## Linear Algebra and Its Applications, Exercise 3.1.9

Exercise 3.1.9. For the plane in $\mathbb{R}^3$ spanned by the vectors $(1, 1, 2)$ and $(1, 2, 3)$ find the orthogonal complement (i.e., the line in $\mathbb{R}^3$ perpendicular to the plane). Note that this can be done by solving the system $Ax = 0$ where the two vectors are the rows of $A$. $A = \begin{bmatrix} 1&1&2 \\ 1&2&3 \end{bmatrix}$

We solve the system $Ax = 0$ using Gaussian elimination, starting by subtracting 1 times row 1 from  row 2: $\begin{bmatrix} 1&1&2 \\ 1&2&3 \end{bmatrix} \Rightarrow \begin{bmatrix} 1&1&2 \\ 0&1&1 \end{bmatrix}$

Since the resulting echelon matrix has pivots in columns 1 and 2, we have $x_1$ and $x_2$ as basic variables and $x_3$ as a free variable. Setting $x_3 = 1$, from the second row we have $x_2 + x+3 = x_2 + 1 = 0$ or $x_2 = -1$. From the first row we have $x_1 + x_2 + 2x_3 = x_1 - 1 + 2 = 0$ or $x_1 = -1$.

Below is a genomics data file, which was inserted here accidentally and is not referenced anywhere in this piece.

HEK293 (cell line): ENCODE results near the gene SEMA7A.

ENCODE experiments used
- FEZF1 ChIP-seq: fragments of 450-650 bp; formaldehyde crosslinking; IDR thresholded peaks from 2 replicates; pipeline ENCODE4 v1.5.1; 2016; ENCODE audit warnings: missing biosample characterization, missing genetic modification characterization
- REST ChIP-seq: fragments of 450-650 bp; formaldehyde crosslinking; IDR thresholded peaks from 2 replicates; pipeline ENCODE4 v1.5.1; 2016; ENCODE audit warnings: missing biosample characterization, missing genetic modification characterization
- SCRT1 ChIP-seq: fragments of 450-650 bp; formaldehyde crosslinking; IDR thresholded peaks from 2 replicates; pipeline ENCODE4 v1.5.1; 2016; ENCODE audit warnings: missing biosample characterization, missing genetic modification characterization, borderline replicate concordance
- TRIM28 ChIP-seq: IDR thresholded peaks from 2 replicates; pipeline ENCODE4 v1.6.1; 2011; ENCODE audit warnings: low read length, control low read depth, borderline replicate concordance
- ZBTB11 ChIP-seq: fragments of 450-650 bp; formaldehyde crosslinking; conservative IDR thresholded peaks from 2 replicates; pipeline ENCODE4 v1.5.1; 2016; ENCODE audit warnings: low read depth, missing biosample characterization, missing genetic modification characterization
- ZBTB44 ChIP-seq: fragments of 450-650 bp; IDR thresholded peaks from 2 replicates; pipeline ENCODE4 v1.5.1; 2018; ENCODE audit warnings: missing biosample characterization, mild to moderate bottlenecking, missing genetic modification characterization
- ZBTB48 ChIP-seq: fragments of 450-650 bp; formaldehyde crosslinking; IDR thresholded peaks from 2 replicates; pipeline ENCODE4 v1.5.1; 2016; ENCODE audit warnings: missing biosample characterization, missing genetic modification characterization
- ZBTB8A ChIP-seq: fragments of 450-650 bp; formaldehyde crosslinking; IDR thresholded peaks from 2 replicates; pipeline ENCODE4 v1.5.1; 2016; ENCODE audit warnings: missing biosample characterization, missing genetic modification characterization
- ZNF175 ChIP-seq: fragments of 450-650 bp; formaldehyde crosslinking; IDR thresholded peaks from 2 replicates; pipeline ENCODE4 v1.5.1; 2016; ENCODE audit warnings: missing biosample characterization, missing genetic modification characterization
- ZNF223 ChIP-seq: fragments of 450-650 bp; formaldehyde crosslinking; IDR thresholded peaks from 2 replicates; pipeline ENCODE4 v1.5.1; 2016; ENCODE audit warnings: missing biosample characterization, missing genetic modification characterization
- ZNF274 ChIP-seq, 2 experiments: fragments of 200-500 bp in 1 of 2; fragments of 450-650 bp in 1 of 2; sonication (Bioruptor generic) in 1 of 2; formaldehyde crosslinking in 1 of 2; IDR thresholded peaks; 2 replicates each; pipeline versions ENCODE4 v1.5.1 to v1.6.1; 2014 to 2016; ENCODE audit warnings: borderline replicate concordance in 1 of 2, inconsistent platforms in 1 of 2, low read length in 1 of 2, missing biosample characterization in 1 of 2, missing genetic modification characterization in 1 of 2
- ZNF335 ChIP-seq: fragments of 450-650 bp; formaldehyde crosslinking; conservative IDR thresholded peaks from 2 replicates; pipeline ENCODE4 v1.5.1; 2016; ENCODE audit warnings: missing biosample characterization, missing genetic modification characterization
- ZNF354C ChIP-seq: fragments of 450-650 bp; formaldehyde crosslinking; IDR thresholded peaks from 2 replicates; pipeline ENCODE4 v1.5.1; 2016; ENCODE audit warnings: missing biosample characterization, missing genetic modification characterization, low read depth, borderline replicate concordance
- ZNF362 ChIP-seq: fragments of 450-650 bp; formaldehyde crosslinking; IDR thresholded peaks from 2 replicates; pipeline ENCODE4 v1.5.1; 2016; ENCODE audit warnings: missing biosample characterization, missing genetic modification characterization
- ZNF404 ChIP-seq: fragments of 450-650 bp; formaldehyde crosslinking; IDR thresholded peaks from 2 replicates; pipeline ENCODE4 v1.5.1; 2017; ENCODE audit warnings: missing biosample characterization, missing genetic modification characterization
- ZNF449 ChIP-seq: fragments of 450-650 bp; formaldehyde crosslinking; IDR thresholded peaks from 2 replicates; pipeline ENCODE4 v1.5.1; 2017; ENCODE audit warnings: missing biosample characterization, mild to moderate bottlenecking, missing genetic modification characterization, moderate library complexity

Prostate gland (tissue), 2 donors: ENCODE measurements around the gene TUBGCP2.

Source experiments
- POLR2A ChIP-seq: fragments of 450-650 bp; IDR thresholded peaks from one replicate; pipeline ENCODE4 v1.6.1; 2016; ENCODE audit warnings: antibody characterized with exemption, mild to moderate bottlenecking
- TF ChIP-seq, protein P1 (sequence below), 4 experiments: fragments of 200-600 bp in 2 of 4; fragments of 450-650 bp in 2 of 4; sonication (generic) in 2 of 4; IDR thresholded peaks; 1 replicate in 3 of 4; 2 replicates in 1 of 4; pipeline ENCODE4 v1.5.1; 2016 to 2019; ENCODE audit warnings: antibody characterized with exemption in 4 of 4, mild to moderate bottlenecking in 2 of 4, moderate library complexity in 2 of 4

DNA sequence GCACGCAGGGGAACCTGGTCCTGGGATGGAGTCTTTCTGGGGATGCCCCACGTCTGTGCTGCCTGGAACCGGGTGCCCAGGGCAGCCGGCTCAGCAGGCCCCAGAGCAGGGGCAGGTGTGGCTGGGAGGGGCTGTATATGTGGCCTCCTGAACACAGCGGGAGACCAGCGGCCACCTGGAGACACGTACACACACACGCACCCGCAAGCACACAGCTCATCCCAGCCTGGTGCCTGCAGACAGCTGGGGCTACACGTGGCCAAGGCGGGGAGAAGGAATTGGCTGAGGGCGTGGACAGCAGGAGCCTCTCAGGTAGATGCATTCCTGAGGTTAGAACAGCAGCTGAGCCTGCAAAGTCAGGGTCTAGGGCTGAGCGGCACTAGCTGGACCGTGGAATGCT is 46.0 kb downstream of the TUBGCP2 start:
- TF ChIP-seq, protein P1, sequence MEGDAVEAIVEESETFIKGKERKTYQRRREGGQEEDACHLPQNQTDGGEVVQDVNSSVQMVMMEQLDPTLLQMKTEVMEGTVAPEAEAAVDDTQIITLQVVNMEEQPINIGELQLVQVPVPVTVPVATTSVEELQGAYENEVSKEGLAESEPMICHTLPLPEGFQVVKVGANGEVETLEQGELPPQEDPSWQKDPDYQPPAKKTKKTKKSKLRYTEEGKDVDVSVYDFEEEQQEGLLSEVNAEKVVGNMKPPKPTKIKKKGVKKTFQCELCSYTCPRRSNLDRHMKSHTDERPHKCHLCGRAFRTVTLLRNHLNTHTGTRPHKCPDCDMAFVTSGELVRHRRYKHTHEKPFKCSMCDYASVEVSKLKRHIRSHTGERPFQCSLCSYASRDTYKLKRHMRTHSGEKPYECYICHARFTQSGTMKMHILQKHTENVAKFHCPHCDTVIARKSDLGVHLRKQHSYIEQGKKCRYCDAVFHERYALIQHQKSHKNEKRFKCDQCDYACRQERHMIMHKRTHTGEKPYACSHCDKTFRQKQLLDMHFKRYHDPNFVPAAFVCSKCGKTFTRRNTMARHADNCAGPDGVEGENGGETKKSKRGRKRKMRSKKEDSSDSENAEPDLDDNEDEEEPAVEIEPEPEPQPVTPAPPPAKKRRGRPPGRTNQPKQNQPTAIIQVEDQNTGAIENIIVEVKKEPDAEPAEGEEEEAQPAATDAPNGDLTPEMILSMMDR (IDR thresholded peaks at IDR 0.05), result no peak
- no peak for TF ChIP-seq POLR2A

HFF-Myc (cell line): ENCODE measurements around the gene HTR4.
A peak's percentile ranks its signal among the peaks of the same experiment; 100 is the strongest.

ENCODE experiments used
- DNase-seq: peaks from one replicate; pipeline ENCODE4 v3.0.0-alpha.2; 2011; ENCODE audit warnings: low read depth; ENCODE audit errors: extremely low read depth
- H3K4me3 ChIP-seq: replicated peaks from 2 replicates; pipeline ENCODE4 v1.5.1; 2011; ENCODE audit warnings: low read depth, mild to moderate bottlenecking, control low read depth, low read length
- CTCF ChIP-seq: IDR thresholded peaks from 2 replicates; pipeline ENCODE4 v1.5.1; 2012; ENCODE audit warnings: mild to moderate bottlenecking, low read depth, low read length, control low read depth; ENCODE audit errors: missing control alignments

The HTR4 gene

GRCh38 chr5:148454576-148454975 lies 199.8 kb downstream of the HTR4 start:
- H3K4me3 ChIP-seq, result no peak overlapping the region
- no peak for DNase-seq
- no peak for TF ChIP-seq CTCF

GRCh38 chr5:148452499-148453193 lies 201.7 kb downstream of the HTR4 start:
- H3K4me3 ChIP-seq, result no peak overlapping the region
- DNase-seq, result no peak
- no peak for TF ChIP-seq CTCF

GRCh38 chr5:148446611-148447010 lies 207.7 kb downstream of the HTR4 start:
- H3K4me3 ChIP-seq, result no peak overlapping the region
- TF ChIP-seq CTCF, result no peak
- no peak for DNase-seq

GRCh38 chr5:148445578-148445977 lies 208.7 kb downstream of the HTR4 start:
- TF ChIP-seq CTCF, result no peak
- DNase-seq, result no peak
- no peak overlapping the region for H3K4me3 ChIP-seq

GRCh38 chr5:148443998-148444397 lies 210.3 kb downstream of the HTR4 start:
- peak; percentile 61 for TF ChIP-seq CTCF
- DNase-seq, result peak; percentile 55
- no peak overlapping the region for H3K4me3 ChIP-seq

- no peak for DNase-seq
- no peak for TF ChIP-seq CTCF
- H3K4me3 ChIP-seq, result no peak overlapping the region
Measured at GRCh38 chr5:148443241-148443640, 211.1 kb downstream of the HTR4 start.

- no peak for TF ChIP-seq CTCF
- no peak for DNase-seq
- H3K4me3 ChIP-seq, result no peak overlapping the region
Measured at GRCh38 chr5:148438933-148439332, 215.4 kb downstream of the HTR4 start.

So $(-1, -1, 1)$ is a solution to $Ax = 0$ and a basis for the orthogonal complement, which consists of the line through the origin and $(-1, -1, 1)$.

NOTE: This continues a series of posts containing worked out exercises from the (out of print) book Linear Algebra and Its Applications, Third Edition by Gilbert Strang.

If you find these posts useful I encourage you to also check out the more current Linear Algebra and Its Applications, Fourth Edition , Dr Strang’s introductory textbook Introduction to Linear Algebra, Fourth Edition and the accompanying free online course, and Dr Strang’s other books .

This entry was posted in linear algebra and tagged , , . Bookmark the permalink.